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Stunt by extreme-right group prompts police investigation

July 18, 2018

Members of the extreme-right NPD have videotaped themselves "patrolling" Berlin trains. Their call for "protection zones" for Germans has been labeled by authorities as attention-seeking from an irrelevant party.

A screen shot from a video showing NPD members in vests on German trains
Image: YouTube/DSTV

Dramatic music plays as a handful of men stride confidently through a Berlin urban train (S-Bahn) station. A couple of them are wearing orange high-visibility vests with an S-shaped logo on the back, carrying walkie-talkies. They move along the carriages, chatting to passengers.

In voiceovers and statements to the camera, the various functionaries of the far-right National Democratic Party (NPD) explain that they are patrolling the "hotspots of criminality" to protect Germans from violence and crime they say is perpetrated by migrants.

The propaganda video is part of a campaign by the NPD to set up so-called "protection zones" where they accuse German authorities of not exercising their power to fight crime on behalf of "our compatriots" — by which they mean Germans without a migration background.

Several Berlin-based newspapers reported Tuesday on the video, which was posted in early June and received only a few thousand views.

Cause for concern or social media stunt?

Federal police, responsible for securing Germany's rail network, are investigating whether the video broke any laws. Rail operator Deutsche Bahn (DB) said it was filmed without permission, in breach of its house rules.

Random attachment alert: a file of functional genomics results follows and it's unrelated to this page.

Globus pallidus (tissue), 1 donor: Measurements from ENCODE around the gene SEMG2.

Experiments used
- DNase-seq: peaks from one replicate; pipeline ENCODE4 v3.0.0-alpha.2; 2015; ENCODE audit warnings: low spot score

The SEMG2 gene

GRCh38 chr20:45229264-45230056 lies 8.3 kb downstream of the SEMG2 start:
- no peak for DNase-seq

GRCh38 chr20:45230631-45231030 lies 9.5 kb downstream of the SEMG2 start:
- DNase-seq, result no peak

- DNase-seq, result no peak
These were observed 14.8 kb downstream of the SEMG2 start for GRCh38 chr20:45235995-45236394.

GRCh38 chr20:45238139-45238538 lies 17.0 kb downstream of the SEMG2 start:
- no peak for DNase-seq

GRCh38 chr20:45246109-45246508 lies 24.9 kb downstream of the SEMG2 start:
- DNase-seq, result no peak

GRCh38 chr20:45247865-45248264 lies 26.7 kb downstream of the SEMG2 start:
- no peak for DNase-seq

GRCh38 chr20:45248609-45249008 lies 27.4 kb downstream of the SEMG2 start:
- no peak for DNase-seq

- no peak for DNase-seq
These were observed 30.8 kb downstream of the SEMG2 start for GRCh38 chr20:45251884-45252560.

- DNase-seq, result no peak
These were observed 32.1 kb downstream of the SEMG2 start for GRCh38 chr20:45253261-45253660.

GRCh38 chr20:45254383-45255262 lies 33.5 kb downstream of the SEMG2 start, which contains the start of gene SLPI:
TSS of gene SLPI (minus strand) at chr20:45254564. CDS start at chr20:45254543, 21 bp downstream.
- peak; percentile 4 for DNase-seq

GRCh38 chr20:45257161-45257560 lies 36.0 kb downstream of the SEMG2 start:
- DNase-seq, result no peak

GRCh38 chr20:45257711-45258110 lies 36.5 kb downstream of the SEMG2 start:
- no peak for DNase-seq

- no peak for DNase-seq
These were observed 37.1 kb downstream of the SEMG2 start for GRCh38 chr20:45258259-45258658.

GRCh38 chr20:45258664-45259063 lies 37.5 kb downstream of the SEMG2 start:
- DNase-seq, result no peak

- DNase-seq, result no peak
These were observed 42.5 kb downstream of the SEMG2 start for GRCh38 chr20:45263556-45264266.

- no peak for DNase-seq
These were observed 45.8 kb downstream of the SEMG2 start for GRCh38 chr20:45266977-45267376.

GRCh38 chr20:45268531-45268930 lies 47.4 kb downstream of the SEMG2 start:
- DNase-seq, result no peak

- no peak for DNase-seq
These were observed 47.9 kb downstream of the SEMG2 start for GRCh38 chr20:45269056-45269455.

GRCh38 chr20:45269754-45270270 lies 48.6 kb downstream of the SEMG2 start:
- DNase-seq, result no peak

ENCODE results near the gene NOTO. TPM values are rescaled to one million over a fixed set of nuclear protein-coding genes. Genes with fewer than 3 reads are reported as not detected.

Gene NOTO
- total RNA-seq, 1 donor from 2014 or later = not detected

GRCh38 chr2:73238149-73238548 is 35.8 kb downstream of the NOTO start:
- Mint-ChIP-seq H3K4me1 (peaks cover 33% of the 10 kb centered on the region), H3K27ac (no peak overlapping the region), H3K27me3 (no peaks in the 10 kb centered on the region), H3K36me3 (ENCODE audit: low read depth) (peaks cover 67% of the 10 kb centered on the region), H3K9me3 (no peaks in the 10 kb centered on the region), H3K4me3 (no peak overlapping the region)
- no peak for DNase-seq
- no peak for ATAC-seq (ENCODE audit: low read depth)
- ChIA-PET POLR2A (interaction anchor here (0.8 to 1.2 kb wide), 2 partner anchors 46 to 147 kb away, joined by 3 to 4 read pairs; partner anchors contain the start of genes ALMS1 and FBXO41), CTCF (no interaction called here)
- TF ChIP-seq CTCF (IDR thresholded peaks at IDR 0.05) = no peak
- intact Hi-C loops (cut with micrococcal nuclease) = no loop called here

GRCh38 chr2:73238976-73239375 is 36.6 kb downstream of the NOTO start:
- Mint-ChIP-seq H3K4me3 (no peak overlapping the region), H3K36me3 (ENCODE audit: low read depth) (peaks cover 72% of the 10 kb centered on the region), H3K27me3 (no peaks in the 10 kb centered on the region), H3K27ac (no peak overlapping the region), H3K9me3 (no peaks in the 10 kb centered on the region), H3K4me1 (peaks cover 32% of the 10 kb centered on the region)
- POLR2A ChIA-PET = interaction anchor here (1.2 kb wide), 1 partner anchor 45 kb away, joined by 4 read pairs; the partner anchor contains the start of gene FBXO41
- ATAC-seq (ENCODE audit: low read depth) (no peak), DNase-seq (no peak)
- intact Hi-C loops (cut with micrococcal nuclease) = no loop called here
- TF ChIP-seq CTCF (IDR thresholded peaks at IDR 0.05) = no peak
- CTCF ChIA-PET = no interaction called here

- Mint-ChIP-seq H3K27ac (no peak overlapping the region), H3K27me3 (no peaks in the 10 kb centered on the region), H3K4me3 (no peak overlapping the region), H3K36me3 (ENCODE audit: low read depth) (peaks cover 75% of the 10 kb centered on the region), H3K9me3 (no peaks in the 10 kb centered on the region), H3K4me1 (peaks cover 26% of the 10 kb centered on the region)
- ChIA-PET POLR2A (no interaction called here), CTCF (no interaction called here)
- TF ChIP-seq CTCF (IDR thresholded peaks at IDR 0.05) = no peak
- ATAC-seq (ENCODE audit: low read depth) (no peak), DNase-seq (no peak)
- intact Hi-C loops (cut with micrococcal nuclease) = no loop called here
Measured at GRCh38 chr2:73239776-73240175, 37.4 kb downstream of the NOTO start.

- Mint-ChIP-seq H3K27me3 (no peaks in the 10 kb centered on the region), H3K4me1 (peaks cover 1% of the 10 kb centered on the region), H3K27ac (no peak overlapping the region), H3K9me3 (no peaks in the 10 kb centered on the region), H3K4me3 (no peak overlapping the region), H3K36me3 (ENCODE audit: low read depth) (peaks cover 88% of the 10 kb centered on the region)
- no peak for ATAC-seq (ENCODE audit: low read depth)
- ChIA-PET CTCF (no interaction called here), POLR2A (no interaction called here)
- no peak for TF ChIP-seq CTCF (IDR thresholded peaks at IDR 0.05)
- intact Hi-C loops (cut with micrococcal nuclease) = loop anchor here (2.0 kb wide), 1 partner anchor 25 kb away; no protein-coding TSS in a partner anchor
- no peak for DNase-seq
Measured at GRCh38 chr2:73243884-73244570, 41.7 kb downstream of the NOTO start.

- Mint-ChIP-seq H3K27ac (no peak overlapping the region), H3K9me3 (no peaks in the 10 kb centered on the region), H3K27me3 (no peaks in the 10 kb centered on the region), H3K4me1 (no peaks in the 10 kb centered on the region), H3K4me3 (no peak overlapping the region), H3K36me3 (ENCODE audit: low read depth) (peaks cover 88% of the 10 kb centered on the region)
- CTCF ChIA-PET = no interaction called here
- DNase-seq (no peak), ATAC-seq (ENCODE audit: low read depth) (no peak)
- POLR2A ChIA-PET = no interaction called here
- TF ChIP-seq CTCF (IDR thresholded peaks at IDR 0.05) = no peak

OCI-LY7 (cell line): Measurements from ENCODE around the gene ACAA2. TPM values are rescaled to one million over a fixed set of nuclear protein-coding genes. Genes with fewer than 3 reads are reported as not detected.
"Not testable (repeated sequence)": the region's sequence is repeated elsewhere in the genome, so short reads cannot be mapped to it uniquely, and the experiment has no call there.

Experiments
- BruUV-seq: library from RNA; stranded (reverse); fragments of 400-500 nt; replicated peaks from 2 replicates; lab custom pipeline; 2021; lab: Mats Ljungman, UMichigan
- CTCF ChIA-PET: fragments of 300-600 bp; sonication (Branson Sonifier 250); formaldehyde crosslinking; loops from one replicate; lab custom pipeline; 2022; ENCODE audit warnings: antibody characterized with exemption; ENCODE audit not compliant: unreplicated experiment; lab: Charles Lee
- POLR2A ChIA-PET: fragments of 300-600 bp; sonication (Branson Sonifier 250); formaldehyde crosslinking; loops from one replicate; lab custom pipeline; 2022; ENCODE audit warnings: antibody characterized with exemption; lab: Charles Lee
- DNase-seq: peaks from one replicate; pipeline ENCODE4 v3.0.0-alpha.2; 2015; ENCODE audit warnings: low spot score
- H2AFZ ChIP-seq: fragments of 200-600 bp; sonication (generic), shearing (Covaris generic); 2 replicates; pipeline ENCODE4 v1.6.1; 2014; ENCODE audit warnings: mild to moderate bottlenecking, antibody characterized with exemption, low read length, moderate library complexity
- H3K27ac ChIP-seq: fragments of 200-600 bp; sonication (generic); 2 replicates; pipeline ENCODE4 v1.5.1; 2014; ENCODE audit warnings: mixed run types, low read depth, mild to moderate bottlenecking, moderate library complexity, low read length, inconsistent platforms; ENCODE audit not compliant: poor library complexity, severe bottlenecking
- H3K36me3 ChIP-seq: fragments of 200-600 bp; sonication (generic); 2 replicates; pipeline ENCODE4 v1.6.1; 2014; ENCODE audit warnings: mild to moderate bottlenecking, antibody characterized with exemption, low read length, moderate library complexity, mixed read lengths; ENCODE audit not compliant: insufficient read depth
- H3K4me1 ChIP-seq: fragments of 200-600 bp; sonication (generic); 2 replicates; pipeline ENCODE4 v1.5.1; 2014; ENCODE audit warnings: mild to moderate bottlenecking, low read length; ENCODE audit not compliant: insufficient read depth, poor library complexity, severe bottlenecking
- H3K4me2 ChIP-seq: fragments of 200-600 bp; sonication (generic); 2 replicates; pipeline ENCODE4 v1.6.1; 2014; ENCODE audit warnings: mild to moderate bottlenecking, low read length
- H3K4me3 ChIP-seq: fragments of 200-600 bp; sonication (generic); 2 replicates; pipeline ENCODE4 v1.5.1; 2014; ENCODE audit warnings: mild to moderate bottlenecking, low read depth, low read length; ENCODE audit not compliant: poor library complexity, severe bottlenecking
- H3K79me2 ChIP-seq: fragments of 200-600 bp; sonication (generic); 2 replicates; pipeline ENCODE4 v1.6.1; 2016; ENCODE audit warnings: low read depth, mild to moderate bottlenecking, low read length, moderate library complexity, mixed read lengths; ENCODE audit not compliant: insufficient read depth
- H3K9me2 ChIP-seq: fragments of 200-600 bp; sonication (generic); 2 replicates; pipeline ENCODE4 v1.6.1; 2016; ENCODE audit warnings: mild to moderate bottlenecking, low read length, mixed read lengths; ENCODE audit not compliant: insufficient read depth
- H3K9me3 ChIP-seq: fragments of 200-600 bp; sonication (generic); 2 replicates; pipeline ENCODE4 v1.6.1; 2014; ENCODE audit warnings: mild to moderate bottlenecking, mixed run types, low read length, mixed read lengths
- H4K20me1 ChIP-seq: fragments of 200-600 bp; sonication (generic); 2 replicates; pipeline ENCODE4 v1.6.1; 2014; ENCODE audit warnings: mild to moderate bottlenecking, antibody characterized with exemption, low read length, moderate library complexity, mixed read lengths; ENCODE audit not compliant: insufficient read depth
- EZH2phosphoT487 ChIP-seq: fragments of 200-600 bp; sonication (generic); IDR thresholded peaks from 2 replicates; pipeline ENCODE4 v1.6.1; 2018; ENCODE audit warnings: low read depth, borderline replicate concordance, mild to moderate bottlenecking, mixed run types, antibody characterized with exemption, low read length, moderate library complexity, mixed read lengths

A DB spokesperson told the Berliner Morgenpost newspaper, which first reported the story, that it was their job, along with police, to ensure a high standard of security.

"We have 750 Deutsche Bahn security guards doing just that. They protect all our passengers, no matter where they come from," the spokesperson said.

Increasingly irrelevant

The NPD, which espouses neo-Nazi ideology, gained less than 0.5 percent of the vote in September's federal elections.

Read more: A guide to Germany's far-right groups

A NPD member at a gathering in Schwerin in May 2016
Germany's constitutional court called the NPD too irrelevant to damage democracyImage: picture-alliance/dpa/J. Büttner

In January 2017, Germany's constitutional court ruled against banning the party, arguing that although the NPD had an anti-constitutional attitude, it was too irrelevant to damage democracy.

This year, the German Cabinet backed a move to ask the country's highest court to cut off the NPD from state funding for six years.


Representatives from the parties in the Bundestag responded in the Berliner Morgenpost to the video with a mixture of condemnation and disdain - with many saying it was an attention-grabbing stunt that they didn't want to dignify with a reaction.

In an opinion piece, the Berliner Morgenpost summed up the response, saying extremists threatened with obscurity sought to provoke.

"The idea [of vigilante patrols] isn't new, and its charm – in the eyes of the extremists – is that it first seems harmless, and even worth supporting, if supposedly courageous people stand by their fellow citizens. But in reality it's a call to hatred and agitation against the state."

DB and Berlin's S-Bahn urban rail network haven't reported seeing any NPD-linked patrols in real life so far.

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se/kms (dpa, EPD)